Oversimplification and Stereotyping

Oversimplification and Stereotyping - minorities and women,...

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Oversimplification and Stereotyping All forms of mass media face tight restrictions on time and space. Newspapers and  magazines have limits on column inches, while prime-time shows and news coverage  have limited minutes. To cover many topics and issues, or to entertain, media generally  simplifies stories or reduces them to fit in the allotted space or time. The goal is to make  information and entertainment faster and more digestible for an audience. While this  may lead to convenience for consumers, sociologists recognize that media frequently  oversimplifies crucial social issues and other concerns. Oversimplification, in turn, leads to stereotyping. Critics have targeted prime-time  entertainment in particular for portraying distorted images of minorities and women.  Although prime-time programming has increased the numbers and types of roles for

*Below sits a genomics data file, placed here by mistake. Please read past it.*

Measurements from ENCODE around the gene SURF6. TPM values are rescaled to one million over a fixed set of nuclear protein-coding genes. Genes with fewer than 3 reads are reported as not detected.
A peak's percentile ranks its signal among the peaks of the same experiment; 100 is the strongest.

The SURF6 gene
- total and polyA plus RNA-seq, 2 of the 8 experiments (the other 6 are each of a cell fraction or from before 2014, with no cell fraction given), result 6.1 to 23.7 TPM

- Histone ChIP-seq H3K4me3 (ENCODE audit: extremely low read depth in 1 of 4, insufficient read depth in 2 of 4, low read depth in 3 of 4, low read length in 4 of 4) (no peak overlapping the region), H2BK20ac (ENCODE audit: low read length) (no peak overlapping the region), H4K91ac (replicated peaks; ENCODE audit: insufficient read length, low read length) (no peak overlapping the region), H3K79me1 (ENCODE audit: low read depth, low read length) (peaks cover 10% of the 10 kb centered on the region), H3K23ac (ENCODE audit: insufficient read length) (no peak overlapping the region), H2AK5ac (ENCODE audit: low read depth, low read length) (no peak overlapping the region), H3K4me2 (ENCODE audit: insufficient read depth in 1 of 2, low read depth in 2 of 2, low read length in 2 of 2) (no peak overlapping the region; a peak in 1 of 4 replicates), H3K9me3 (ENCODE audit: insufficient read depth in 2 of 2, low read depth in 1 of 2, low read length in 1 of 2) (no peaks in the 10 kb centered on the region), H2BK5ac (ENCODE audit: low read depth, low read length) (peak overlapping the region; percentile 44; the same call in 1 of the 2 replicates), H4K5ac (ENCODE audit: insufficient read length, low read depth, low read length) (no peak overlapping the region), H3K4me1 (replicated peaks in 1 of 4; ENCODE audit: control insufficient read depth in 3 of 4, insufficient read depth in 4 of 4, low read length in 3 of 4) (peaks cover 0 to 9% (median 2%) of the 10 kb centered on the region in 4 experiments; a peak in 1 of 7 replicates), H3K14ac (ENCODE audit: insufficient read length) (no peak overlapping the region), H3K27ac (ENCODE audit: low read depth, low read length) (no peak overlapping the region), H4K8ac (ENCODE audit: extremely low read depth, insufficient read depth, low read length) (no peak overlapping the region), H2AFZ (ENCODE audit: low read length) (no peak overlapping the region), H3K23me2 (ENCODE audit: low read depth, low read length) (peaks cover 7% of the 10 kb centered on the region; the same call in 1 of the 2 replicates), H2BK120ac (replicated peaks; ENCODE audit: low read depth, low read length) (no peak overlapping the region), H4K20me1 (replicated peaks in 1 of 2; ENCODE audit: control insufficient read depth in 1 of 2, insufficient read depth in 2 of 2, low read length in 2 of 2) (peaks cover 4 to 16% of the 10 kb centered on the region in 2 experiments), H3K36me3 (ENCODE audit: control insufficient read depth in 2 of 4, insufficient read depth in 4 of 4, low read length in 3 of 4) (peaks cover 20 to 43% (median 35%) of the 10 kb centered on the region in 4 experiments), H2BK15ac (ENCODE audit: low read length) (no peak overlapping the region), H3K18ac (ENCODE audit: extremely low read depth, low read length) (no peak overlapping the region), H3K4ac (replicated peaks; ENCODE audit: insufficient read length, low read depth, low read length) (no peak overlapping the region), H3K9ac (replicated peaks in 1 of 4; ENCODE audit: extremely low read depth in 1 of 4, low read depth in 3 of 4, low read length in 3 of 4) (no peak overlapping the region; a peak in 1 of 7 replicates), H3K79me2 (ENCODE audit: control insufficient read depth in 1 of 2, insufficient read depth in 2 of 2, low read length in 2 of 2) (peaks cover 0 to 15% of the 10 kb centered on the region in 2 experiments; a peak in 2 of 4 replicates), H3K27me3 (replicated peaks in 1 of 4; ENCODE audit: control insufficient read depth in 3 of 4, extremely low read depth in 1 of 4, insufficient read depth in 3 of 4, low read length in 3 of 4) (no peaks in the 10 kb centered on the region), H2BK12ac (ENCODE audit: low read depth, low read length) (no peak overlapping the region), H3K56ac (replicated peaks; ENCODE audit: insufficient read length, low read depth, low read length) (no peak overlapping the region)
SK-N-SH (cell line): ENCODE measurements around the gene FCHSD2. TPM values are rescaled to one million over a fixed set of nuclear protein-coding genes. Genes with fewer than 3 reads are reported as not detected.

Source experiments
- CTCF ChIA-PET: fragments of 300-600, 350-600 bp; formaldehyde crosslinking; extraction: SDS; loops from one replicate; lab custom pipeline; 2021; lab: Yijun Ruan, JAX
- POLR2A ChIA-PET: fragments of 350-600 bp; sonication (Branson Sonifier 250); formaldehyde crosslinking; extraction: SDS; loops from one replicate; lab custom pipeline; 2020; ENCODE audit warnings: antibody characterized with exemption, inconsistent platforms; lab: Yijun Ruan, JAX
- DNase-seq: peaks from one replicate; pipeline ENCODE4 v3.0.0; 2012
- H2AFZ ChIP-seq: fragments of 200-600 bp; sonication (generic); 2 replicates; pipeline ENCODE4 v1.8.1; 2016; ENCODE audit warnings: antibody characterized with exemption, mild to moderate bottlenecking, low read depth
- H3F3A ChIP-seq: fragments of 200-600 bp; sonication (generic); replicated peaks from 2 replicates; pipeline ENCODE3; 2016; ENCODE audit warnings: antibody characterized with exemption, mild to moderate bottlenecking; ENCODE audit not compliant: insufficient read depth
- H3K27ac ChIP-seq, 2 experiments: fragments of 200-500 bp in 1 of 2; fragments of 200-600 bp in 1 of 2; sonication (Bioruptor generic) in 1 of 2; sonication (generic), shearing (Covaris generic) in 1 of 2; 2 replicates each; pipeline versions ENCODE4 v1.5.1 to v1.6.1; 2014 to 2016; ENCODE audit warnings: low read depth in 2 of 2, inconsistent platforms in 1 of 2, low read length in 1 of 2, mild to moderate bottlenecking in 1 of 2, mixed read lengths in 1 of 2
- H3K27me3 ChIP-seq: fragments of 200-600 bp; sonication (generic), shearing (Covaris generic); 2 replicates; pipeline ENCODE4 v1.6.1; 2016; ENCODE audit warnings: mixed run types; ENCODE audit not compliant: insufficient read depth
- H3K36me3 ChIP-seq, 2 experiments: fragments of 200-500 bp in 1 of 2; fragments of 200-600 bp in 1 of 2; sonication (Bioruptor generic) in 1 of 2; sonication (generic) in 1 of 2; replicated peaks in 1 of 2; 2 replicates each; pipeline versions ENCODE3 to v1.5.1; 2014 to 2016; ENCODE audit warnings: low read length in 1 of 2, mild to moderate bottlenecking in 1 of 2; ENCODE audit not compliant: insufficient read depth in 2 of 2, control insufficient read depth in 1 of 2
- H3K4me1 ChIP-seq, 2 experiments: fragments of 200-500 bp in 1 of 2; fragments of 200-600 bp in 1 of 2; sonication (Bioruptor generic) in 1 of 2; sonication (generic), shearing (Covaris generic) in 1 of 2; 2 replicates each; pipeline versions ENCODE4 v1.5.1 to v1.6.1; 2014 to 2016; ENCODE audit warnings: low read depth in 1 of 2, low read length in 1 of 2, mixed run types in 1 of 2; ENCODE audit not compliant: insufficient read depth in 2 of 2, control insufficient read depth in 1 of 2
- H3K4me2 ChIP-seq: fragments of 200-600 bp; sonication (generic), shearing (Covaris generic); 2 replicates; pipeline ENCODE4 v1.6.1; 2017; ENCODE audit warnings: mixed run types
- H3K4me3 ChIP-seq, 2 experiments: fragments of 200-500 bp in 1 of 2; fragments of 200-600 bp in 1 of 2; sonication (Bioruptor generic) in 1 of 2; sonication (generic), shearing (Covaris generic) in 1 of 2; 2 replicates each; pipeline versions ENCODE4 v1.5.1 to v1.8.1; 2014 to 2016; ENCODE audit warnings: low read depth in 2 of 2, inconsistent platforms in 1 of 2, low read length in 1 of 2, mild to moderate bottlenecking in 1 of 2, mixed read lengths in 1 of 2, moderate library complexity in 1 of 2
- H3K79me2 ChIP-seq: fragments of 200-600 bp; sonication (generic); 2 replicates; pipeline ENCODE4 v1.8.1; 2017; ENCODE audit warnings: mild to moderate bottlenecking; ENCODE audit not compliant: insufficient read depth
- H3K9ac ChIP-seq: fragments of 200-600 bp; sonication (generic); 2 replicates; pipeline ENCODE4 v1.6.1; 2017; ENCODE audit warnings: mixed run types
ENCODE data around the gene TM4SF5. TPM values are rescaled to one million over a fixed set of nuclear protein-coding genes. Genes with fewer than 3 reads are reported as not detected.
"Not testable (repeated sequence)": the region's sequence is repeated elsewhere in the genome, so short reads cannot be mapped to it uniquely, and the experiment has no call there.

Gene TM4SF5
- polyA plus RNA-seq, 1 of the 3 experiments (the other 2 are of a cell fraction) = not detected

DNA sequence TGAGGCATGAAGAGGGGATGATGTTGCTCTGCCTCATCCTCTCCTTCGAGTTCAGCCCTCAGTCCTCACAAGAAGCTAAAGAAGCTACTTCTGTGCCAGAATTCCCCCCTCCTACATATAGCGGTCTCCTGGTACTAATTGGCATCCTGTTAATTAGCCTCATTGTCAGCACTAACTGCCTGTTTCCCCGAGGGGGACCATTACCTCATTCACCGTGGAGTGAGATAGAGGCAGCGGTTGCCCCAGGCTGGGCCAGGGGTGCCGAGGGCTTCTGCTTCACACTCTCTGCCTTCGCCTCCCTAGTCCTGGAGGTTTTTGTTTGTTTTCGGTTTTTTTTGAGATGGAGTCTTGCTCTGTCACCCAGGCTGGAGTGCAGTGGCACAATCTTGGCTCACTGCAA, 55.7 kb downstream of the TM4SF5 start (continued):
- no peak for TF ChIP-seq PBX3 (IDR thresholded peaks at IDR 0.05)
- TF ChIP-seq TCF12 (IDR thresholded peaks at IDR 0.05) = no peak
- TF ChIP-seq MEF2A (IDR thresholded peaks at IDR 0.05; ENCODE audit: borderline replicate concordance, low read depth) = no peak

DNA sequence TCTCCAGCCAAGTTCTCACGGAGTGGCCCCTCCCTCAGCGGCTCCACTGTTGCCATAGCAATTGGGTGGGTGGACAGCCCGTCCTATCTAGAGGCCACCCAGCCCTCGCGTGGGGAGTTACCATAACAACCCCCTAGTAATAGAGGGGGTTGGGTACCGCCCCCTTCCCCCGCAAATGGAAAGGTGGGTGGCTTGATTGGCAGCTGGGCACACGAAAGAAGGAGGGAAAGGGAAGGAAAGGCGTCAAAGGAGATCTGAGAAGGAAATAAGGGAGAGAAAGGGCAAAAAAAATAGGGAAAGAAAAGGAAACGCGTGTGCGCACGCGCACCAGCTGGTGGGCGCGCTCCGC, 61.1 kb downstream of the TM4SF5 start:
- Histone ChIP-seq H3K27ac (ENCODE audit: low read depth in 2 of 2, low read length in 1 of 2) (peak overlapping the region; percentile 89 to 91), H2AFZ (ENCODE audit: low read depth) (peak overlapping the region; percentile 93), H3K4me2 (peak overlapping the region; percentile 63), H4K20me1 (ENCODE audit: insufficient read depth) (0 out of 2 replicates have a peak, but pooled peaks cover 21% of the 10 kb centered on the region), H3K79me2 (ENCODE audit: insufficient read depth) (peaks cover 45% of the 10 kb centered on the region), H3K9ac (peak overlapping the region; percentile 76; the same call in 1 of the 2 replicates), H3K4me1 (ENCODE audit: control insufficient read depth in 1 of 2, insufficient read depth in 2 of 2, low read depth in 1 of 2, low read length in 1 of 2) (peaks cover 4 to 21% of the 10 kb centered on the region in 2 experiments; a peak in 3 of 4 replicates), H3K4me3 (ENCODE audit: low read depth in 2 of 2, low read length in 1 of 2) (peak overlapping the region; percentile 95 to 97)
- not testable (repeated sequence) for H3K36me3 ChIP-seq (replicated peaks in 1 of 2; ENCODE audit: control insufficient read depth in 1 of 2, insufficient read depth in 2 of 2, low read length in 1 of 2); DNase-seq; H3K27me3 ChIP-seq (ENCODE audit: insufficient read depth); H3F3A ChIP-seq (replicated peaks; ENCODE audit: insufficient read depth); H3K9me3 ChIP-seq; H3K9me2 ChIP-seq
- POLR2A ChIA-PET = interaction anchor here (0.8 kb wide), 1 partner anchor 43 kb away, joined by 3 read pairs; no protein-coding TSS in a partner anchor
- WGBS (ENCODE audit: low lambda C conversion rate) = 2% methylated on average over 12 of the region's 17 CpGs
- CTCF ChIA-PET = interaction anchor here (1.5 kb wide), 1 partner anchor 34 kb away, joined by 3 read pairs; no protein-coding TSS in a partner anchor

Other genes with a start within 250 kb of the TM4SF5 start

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Unformatted text preview: minorities and women, programming as a whole still does not reflect the demographics of the general population. Prime-time programming remains whiter and younger than the average American population. Some people are concerned that, as people pick and choose from so many sources and markets fragment, with young people watching young people shows and older people watching older people showsand never the twain shall meetthere is no longer any truly mass media. As a result, Americans' common imagery and frame of reference for many issues is disappearing. Ignoring cultures and opinions different from one's own is now easier than ever, and critics fear that the eventual result may be less, rather than more, social cohesion....
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This note was uploaded on 11/21/2011 for the course SOCI 101 taught by Professor Staff during the Fall '09 term at Texas State.

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